Location, Location, Location

Labour claim location of new UCL Academy school was swayed by Tory general election strategy

Published: 25 April, 2013
  Camden New Journal

by RICHARD OSLEY

catchmentareas400pxTHE new UCL Academy was placed in Swiss Cottage by Conservative councillors in the hope that opening a high-achieving new secondary school would win them key parliamentary votes, Labour councillors have claimed.

In a bitter row over schooling in the borough, Camden’s Labour group publicly accused the Tories at last Monday’s full council meeting of choosing the location for the school with election votes in mind. The accusation has been hinted at many times but has never been made so explicitly and openly before.

The Conservatives, who helped get the oversubscribed UCL Academy school in Adelaide Road up and running while junior partners in a power-sharing pact with the Lib Dems for four years up until Labour’s return to power in 2010, have flatly denied a secret strategy was in place.

The issue boiled over after the Tories questioned the Labour regime over the campaign to open a secondary school south of the Euston Road. During the old Lib Dem/ Conservative coalition, council-owned lock-ups in Wren Street were designated as a site for a new secondary school. Labour has now earmarked the land for sale.

Council leader Sarah Hayward, who last month attended the opening of the UCL Academy, the borough’s only academy school, told Tory critics at last Monday’s meeting: “We have done a significant amount of work on a school south of the Euston Road. We haven’t fleshed it all out in public because there are a lot of details to work out, but we are making significant progress.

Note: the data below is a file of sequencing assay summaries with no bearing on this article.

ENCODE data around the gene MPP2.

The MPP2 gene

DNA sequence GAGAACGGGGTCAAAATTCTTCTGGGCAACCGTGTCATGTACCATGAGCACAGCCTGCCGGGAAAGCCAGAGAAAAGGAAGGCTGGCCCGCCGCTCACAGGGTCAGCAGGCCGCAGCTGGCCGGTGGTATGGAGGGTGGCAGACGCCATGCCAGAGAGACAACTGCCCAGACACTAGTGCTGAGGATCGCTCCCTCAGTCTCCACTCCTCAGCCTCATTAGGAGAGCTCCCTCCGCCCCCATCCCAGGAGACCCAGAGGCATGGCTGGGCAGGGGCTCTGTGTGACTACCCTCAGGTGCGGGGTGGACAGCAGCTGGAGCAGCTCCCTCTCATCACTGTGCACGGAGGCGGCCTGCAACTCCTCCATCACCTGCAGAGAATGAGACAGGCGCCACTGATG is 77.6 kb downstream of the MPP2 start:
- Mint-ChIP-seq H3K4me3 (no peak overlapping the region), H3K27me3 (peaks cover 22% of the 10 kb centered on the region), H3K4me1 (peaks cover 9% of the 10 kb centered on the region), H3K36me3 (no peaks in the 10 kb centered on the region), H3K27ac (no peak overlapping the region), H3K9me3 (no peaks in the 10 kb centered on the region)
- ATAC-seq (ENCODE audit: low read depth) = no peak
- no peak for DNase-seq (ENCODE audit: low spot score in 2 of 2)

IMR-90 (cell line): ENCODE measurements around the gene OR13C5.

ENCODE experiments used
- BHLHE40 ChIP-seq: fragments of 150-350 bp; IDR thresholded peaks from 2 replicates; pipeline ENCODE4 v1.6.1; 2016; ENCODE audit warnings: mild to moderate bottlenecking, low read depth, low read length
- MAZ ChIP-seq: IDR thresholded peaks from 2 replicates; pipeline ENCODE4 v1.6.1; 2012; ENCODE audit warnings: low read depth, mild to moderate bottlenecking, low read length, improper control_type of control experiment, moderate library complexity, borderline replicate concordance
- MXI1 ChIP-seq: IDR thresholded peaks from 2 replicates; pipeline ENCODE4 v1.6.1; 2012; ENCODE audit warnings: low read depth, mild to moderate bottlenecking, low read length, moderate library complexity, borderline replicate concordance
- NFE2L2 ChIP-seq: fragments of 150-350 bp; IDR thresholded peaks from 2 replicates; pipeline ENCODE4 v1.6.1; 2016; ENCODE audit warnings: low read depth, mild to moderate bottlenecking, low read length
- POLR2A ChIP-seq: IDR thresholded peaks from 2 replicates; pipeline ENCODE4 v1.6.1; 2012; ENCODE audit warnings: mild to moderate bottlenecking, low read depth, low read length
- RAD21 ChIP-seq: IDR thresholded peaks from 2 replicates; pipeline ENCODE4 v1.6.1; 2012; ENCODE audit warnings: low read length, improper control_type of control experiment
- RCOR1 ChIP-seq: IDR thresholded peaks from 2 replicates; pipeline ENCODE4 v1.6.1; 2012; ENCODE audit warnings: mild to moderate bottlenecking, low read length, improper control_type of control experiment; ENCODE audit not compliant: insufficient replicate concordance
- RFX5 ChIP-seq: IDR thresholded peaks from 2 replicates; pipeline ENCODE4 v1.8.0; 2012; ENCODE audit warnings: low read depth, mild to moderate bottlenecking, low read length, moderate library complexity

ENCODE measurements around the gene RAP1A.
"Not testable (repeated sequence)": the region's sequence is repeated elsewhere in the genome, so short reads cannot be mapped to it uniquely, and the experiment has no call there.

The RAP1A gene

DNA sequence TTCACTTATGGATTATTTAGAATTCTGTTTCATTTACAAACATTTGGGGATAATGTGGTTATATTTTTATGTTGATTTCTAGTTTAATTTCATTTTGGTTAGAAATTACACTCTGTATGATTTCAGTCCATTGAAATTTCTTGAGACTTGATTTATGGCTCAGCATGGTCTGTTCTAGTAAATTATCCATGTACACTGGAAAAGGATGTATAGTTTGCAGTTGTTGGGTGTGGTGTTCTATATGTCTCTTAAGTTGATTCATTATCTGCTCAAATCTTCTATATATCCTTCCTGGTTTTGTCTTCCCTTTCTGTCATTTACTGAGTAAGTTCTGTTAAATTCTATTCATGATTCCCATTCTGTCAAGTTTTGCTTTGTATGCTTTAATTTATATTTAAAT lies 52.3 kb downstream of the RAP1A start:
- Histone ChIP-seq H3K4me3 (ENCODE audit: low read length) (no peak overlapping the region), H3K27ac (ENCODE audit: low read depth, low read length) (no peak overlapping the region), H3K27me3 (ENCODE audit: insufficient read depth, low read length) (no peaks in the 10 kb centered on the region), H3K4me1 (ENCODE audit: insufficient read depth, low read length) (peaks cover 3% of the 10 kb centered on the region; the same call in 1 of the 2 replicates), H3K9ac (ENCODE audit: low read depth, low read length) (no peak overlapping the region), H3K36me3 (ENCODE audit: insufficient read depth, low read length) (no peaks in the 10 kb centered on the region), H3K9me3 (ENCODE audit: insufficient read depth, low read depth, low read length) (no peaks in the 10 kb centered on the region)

“Ask anyone in the campaign for a new school for more than a decade whether we have been working hard to open a new school south of the Euston Road and the overwhelming answer will be yes, compared with what your administration did in four years, which was to ignore the existence of the Wren Street site to place a school in Hampstead and Kilburn to try and fight out the parliamentary seat.”

The claim is that the  issue took on a political dimension because the Conservatives had high hopes of unseating Labour MP Glenda Jackson in the 2010 general election and felt a new school would be a perfect tonic for the campaign.

AOHolborn ward Labour councillor Awale Olad said: “Our school is in your ward, which you guys cynically took up to your part of the world to try and get some votes from it. And what happened: you still lost. Glenda Jackson is still the MP.”

A council decision proven to have been taken primarily for electoral gain could potentially be open to challenge in the courts.

Conservative group leader Councillor Andrew Mennear, who was Camden’s schools chief during the coalition years, said his group had always campaigned for two schools – one in the north and one in the south, backing up their pledge with the designation of the Wren Street land.

Wren Street SignHe said: “We respect the fact the Labour cabinet has tried to find a site south of the Euston Road, but those plans have not come off. At the same time it is earmarking Wren Street site for disposal, which previously all members of the council earmarked to keep.”

Cllr Mennear  added: “I take strong issue for the council to say that it has made significant progress on delivering a school south of the Euston Road.

Government changes have made it easier to look at smaller sites, to allow people to set up free schools, and allow more hope for young people to have schools closer to the community they live [in].”

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